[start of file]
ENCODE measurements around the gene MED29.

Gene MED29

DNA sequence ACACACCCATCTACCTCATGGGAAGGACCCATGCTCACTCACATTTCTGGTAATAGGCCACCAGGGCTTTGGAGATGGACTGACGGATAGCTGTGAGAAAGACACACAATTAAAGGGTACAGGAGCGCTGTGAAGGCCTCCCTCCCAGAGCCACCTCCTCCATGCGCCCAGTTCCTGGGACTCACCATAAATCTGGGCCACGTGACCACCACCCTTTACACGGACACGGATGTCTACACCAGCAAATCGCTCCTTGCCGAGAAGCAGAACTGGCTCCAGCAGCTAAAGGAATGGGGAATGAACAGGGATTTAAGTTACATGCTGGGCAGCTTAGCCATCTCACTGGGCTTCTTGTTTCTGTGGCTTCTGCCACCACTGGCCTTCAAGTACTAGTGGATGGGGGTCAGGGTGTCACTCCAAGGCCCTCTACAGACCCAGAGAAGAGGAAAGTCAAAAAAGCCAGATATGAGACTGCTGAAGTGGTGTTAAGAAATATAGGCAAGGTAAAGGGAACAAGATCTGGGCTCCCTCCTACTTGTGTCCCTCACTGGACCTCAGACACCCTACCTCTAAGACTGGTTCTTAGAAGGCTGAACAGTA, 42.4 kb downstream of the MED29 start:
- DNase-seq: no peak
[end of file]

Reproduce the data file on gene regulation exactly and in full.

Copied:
ENCODE measurements around the gene MED29.

Gene MED29

DNA sequence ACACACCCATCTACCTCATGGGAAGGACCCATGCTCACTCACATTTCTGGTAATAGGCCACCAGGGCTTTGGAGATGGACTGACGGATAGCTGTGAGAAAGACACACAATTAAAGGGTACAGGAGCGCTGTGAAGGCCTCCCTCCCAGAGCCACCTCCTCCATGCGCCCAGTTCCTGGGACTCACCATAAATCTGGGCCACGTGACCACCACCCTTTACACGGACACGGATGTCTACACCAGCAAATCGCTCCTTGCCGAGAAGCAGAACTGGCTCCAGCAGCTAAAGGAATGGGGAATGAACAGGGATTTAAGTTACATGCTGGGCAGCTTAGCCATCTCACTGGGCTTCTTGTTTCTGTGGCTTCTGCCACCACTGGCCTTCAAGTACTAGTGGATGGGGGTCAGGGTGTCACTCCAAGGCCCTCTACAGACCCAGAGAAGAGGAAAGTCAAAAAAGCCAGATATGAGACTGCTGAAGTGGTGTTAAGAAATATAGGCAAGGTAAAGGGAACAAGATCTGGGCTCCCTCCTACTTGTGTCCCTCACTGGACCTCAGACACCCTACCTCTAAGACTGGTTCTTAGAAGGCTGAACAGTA, 42.4 kb downstream of the MED29 start:
- DNase-seq: no peak